Six-month review of the mortgage market 2017 | will never contact you by phone to sell you any financial product. Any calls like this are not from Moneyfacts. Emails sent by will always be from Be Scamsmart.

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Published: 05/06/2017

The first half of 2017 has seen competition in the mortgage market ramp up yet again, with providers fighting for borrowers' attention by launching record low mortgage rates
across the board. As a result, average rates continue to fall, with our latest research showing that long-term mortgage rates continue to see the greatest cuts.

As the table below shows, the average five-year fixed mortgage rate has fallen by 0.04% since January to stand at 2.88%, while the average 10-year rate has fallen by double that amount to 3.12%, not far above its shorter-term counterpart. All averages are well below their levels at this point last year, too, so borrowers can continue to reap the rewards.

Average Rates Today
Jan-17 Jun-16
Two-Year Fixed Rate 2.30% 2.31% 2.57%
Five-Year Fixed Rate 2.88% 2.92% 3.17%
Ten-Year Fixed Rate 3.12% 3.20% 3.49%
Source: Compiled 01/06/2017

"The past six months have seen rates fall across the market, with some of the lowest rates on record reported in the first half of this year, clear signs that competition in the mortgage market is still rife," said Charlotte Nelson, finance expert at

And that's not the only thing to get excited about – not only have average rates fallen, but product numbers have increased significantly, which means borrowers have the ideal combination of low costs and plenty of choice. Indeed, the number of mortgages available at 75% loan-to-value (LTV) has risen by 81 to 904 since the start of this year, which means you've got a huge number of deals to choose from.

Things are going particularly well for the long-term sector, not to mention the first-time buyer (FTB) arena, as Charlotte continues:

"The traditional two-year fixed rate market seems to have become saturated due to heavy competition among providers, so although rates are still low, they're not showing the same level of reductions as they were previously. As a result, many providers have shifted their focus to longer-term deals, making borrowers now consider long-term fixed as an option to give themselves extra peace of mind.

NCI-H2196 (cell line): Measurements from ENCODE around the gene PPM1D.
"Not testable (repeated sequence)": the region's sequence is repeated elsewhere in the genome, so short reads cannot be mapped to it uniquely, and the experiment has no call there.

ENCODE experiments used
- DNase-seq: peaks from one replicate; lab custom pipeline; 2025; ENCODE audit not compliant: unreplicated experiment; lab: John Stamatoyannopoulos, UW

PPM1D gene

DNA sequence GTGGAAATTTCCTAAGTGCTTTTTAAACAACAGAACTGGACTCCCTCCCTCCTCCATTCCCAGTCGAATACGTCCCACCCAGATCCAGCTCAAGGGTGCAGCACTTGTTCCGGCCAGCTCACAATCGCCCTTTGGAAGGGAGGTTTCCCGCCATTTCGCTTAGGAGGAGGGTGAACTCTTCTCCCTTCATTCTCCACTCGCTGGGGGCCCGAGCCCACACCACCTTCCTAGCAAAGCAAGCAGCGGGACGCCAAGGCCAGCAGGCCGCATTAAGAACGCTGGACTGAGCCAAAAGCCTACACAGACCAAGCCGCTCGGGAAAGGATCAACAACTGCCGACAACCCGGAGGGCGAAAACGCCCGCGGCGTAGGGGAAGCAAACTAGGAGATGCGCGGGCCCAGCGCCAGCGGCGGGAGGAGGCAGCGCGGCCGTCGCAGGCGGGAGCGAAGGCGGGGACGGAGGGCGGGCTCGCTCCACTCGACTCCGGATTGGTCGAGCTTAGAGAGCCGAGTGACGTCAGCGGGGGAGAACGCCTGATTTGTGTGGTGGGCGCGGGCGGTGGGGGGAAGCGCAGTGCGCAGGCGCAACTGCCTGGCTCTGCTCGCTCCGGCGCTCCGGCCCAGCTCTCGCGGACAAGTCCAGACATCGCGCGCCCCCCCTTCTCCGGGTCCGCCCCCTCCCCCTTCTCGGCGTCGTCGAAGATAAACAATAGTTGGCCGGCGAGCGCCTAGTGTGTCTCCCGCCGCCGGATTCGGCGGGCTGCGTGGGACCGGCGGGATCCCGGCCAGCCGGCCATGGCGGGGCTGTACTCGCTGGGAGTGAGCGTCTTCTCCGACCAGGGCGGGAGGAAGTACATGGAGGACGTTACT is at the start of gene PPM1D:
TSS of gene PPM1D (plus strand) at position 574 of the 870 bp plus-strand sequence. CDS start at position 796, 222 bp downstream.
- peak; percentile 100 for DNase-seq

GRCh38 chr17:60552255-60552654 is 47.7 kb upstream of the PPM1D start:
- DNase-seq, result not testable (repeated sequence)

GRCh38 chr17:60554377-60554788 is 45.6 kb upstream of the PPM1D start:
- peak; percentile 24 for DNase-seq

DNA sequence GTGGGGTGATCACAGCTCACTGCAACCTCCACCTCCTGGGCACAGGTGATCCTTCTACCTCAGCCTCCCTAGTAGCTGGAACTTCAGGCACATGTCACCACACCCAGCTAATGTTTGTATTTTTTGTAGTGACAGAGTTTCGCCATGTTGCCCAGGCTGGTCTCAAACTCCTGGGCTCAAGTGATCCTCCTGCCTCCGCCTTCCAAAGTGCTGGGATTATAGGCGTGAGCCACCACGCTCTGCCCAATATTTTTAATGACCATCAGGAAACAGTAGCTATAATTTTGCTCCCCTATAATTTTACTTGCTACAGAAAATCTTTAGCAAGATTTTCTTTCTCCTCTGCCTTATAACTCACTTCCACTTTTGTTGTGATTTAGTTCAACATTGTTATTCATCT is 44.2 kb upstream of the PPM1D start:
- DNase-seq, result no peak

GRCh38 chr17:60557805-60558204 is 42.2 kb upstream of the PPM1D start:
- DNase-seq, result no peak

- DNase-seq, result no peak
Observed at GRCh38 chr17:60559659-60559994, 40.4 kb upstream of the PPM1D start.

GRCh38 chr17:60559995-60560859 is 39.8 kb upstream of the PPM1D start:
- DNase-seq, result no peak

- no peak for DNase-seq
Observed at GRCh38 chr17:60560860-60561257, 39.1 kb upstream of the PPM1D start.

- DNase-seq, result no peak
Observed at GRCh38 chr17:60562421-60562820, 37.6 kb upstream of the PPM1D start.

"FTBs have had a good start to the year, too, with the number of first-time buyer mortgages at 95% LTV increasing from 242 in January to 287 today. Rates have also fallen in this key area, with the average five-year fixed rate at 95% LTV dropping from 4.63% to 4.58% over the same period."

However, there's no guarantee that the recent improvement in the market will continue, particularly given recent statistics from the Bank of England which show that the number of mortgage approvals is at a record low, while the Nationwide House Price index shows that average prices are starting to dip.

This suggests that the housing market is starting to stagnate, said Charlotte, which could "have a serious impact on the mortgage market, causing the growth we have seen at the very least to slow. However this might be compensated by borrowers looking to remortgage, which could be partly to blame for the small reduction in the average two-year fixed rate over the past six months.

"While the mortgage market is still buoyant, now would be a great time for borrowers to find themselves a cheap and cost-effective offering. Given the increased choice in the market, it is even more important for everyone to shop around to ensure they get the best deal for them."

What next?

Make the most of the competition in the mortgage market by finding the best mortgage rates available – use our mortgage Best Buys to get started, or head to our mortgage calculator for a more personalised overview of the best deals for you.


Information is correct as of the date of publication (shown at the top of this article). Any products featured may be withdrawn by their provider or changed at any time. Links to third parties on this page are paid for by the third party. You can find out more about the individual products by visiting their site. will receive a small payment if you use their services after you click through to their site. All information is subject to change without notice. Please check all terms before making any decisions. This information is intended solely to provide guidance and is not financial advice. Moneyfacts will not be liable for any loss arising from your use or reliance on this information. If you are in any doubt, Moneyfacts recommends you obtain independent financial advice.

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